Estrogen and growth hormone (GH) are essential for the ductal component of mammary gland development, and act synergistically to mediate it.      Neither estrogen nor GH are capable of inducing ductal development without the other.     The role of GH in ductal development has been found to be mostly mediated by its induction of the secretion of insulin-like growth factor 1 (IGF-1), which occurs both systemically (mainly originating from the liver) and locally in the mammary fat pad through activation of the growth hormone receptor (GHR).      However, GH itself also acts independently of IGF-1 to stimulate ductal development by upregulating estrogen receptor (ER) expression in mammary gland tissue, which is a downstream effect of mammary gland GHR activation.  In any case, unlike IGF-1, GH itself is not essential for mammary gland development, and IGF-1 in conjunction with estrogen can induce normal mammary gland development without the presence of GH.  In addition to IGF-1, other paracrine growth factors such as epidermal growth factor (EGF), transforming growth factor beta (TGF-β),  amphiregulin,  fibroblast growth factor (FGF), and hepatocyte growth factor (HGF)  are involved in breast development as mediators downstream to sex hormones and GH/IGF-1.   
During embryonic development, IGF-1 levels are low, and gradually increase from birth to puberty.  At puberty, the levels of GH and IGF-1 reach their highest levels in life and estrogen begins to be secreted in high amounts in females, which is when ductal development mostly takes place.  Under the influence of estrogen, stromal and fat tissue surrounding the ductal system in the mammary glands also grows.  After puberty, GH and IGF-1 levels progressively decrease, which limits further development until pregnancy, if it occurs.  During pregnancy, progesterone and prolactin are essential for mediating lobuloalveolar development in estrogen-primed mammary gland tissue, which occurs in preparation of lactation and nursing.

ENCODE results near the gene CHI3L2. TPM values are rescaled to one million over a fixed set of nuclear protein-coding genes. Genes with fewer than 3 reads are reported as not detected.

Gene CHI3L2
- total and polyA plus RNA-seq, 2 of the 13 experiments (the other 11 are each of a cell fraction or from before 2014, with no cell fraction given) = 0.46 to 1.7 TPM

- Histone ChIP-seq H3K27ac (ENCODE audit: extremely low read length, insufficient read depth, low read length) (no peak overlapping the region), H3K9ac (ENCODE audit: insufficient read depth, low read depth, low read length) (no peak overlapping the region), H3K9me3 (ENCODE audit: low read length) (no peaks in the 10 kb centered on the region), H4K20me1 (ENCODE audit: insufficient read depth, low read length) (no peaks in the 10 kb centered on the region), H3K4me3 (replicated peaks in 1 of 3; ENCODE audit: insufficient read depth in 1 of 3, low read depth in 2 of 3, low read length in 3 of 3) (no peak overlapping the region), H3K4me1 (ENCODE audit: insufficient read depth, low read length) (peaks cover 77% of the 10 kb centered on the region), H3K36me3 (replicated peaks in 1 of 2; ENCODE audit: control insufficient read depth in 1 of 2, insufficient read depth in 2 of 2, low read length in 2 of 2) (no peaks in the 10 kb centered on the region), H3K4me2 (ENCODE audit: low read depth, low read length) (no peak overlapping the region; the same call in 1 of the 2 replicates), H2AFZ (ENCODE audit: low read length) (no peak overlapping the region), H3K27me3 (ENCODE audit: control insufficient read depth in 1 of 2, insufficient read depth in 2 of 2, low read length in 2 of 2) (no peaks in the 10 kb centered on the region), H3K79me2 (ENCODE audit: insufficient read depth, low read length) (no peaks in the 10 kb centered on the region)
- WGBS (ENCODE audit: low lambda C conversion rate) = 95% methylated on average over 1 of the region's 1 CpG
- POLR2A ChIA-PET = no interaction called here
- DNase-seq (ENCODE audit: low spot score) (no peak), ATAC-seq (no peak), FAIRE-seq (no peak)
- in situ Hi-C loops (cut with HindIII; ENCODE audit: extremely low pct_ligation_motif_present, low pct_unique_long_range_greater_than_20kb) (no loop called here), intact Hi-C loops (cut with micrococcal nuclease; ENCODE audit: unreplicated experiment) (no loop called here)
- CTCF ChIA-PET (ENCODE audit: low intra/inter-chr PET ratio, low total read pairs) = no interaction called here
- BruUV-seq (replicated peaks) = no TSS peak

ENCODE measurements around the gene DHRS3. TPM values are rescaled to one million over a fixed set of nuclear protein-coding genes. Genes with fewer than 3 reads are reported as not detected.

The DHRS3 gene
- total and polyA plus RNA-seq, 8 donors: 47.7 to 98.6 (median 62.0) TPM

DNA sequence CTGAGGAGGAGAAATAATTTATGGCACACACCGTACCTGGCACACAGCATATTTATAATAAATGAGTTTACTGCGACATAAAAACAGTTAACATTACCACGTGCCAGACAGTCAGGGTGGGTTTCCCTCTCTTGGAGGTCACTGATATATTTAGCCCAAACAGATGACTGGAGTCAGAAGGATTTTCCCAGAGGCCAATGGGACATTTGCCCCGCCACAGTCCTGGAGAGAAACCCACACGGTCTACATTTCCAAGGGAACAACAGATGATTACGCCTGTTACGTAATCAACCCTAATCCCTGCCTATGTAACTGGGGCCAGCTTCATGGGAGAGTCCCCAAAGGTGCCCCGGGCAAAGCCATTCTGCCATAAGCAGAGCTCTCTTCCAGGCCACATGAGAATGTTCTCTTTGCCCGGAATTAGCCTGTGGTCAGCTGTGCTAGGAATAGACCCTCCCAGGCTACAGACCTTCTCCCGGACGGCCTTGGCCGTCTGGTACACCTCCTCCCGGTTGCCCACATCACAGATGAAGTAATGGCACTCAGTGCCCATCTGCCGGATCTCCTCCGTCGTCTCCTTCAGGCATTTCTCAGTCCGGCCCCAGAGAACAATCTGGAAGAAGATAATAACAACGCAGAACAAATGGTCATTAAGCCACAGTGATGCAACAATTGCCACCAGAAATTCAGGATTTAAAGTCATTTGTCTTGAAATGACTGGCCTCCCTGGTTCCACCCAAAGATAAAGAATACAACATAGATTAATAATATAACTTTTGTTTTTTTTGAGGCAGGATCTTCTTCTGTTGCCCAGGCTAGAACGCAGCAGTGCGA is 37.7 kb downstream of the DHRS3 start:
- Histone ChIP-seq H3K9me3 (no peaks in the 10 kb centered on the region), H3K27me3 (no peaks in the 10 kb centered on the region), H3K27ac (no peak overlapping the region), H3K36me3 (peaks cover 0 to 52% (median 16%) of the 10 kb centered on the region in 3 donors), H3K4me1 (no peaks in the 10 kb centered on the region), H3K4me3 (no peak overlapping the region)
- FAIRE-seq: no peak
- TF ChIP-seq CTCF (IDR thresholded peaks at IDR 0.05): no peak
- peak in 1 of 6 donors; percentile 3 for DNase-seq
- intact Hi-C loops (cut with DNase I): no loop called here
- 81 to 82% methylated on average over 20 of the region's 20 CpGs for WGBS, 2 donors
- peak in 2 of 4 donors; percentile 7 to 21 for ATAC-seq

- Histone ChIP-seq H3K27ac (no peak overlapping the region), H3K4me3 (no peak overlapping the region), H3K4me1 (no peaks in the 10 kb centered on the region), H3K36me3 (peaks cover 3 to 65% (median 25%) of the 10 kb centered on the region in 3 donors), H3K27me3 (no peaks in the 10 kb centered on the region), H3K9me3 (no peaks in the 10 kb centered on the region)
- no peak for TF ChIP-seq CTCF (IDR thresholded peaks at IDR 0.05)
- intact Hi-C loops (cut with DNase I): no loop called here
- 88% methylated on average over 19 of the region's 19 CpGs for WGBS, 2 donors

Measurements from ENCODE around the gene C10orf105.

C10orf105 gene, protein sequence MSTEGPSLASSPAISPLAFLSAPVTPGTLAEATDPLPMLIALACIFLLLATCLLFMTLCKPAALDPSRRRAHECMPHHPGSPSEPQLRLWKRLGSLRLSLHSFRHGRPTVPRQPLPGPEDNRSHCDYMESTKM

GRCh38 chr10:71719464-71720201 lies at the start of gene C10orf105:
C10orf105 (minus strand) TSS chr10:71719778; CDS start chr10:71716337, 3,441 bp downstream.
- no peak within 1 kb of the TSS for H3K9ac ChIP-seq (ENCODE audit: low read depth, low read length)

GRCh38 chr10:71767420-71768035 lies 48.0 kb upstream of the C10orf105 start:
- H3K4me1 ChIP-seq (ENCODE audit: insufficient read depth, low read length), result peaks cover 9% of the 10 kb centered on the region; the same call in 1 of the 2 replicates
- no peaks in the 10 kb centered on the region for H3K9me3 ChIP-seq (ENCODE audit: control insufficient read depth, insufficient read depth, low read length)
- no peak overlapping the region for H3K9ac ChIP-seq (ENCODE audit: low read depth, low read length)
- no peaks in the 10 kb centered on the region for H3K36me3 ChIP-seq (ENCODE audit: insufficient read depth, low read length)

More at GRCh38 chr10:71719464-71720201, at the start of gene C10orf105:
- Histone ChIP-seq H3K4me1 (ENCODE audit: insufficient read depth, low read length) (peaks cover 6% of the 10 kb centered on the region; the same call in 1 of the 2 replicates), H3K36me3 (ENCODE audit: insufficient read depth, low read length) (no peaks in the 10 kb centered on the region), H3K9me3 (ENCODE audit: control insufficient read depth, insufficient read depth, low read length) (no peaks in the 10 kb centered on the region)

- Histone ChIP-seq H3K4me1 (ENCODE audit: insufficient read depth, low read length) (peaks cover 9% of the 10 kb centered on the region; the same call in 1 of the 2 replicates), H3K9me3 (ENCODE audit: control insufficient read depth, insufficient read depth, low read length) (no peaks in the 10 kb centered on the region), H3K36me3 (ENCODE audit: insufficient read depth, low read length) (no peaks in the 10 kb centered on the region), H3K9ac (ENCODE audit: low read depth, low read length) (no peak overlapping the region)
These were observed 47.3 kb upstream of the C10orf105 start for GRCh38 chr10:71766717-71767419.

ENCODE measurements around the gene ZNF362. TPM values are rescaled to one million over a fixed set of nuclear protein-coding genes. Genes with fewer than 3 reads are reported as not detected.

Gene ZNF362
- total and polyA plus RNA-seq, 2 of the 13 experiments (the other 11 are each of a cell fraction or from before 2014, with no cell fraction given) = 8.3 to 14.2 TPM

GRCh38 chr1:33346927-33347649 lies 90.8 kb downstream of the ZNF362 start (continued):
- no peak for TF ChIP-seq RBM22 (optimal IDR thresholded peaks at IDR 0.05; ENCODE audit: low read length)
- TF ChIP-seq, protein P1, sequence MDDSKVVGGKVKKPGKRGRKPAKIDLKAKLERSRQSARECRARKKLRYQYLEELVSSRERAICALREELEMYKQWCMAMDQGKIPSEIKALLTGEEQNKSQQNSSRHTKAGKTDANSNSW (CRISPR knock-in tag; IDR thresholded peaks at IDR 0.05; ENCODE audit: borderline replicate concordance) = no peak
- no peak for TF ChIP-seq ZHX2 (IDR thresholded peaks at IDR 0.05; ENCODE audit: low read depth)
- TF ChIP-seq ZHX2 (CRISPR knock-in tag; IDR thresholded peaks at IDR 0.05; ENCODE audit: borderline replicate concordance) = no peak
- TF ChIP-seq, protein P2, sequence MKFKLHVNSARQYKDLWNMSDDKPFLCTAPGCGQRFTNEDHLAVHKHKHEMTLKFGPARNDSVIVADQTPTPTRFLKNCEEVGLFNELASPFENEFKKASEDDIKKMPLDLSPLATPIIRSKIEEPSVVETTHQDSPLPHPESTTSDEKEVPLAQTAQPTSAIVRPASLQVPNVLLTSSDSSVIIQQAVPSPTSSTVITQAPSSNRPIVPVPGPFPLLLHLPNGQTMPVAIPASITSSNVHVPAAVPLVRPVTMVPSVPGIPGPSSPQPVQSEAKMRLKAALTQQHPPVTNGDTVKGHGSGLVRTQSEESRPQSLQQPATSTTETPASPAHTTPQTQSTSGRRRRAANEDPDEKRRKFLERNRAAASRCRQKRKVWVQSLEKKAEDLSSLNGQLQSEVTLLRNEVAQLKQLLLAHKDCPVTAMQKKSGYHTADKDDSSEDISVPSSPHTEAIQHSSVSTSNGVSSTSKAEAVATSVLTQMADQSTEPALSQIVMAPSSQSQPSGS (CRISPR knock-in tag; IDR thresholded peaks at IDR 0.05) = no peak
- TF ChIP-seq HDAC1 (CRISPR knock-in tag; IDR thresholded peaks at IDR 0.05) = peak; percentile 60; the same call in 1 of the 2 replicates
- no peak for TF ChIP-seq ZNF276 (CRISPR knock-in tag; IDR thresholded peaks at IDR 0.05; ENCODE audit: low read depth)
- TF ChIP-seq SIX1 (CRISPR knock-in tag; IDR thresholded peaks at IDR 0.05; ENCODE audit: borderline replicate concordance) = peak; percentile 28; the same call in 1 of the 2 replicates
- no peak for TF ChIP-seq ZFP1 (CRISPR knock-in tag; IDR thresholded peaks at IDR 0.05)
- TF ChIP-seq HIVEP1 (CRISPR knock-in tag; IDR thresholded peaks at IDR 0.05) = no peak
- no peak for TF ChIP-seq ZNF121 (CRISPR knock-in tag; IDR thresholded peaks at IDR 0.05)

Androgens such as testosterone inhibit estrogen-mediated mammary gland development (e.g., by reducing local ER expression) through activation of androgen receptors expressed in mammary gland tissue,   and in conjunction with relatively low estrogen levels, are the cause of the lack of developed mammary glands in males. 
Before birth Edit
Mammary gland development is characterized by the unique process by which the epithelium invades the stroma. The development of the mammary gland occurs mainly after birth. During puberty, tubule formation is coupled with branching morphogenesis which establishes the basic arboreal network of ducts emanating from the nipple. 
Developmentally, mammary gland epithelium is constantly produced and maintained by rare epithelial cells, dubbed as mammary progenitors which are ultimately thought to be derived from tissue-resident stem cells.